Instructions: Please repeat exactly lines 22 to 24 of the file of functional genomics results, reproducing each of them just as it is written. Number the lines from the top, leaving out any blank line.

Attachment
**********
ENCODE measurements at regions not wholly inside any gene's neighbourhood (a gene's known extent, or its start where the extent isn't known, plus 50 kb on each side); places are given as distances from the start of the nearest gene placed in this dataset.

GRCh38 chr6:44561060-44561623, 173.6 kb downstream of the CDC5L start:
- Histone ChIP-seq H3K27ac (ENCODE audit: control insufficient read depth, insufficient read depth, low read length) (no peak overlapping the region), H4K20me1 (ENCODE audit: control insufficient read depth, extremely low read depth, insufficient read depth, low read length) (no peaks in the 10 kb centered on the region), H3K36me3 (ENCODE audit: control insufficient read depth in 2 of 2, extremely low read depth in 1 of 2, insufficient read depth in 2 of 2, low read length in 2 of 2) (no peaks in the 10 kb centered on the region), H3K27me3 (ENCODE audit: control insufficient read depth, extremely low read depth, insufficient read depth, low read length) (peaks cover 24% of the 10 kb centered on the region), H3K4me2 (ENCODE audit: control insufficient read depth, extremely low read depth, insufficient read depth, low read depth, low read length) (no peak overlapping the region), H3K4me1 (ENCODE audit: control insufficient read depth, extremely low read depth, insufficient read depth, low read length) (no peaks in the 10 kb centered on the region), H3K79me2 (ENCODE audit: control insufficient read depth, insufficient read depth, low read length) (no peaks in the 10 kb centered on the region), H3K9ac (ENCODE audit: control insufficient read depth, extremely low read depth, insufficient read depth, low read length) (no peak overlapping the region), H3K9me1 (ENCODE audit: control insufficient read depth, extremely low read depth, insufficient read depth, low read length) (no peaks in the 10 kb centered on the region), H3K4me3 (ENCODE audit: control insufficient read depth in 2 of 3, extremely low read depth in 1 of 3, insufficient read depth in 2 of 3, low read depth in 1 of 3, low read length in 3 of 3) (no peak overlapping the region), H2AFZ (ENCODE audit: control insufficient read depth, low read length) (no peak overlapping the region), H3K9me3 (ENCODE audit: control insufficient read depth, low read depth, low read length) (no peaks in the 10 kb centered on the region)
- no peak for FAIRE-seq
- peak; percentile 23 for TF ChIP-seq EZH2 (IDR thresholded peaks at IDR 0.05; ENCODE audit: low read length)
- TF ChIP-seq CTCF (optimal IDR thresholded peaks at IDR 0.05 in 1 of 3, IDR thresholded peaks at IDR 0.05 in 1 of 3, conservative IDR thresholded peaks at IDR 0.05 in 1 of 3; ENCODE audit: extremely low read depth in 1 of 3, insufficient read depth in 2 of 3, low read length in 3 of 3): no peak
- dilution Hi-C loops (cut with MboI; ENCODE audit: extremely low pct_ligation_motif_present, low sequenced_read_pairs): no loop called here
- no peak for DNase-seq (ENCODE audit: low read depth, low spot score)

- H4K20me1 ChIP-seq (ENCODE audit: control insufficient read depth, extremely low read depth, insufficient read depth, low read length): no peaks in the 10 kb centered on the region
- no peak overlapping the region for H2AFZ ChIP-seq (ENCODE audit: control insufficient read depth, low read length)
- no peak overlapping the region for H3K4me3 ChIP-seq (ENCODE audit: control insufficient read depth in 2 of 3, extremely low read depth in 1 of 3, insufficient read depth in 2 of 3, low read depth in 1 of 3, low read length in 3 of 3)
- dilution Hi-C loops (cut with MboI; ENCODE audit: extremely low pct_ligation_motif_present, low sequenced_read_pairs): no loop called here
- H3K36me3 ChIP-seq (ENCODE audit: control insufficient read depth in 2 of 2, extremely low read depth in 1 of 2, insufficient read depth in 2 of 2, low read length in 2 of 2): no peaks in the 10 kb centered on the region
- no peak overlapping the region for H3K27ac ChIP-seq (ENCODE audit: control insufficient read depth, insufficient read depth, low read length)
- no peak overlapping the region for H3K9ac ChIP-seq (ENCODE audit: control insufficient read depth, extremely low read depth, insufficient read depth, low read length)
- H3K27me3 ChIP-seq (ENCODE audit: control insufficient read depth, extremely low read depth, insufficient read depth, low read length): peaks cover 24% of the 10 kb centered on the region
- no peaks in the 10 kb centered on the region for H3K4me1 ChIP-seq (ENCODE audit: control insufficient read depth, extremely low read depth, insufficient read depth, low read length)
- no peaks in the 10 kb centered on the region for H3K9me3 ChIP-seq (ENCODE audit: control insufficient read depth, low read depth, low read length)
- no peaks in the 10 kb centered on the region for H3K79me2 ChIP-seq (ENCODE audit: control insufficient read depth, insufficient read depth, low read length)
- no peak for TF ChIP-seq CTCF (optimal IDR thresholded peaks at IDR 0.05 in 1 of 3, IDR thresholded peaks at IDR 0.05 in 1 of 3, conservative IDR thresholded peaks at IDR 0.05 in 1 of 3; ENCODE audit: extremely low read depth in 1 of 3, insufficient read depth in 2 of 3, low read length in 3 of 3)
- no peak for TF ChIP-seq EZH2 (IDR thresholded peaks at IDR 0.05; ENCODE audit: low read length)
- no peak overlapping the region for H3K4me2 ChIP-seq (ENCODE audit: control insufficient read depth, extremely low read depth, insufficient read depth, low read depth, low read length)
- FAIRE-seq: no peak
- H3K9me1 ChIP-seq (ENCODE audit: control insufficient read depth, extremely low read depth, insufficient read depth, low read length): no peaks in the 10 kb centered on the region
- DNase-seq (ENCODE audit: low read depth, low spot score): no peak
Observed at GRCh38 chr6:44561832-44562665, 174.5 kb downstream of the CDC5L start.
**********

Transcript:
- no peak overlapping the region for H3K4me2 ChIP-seq (ENCODE audit: control insufficient read depth, extremely low read depth, insufficient read depth, low read depth, low read length)
- FAIRE-seq: no peak
- H3K9me1 ChIP-seq (ENCODE audit: control insufficient read depth, extremely low read depth, insufficient read depth, low read length): no peaks in the 10 kb centered on the region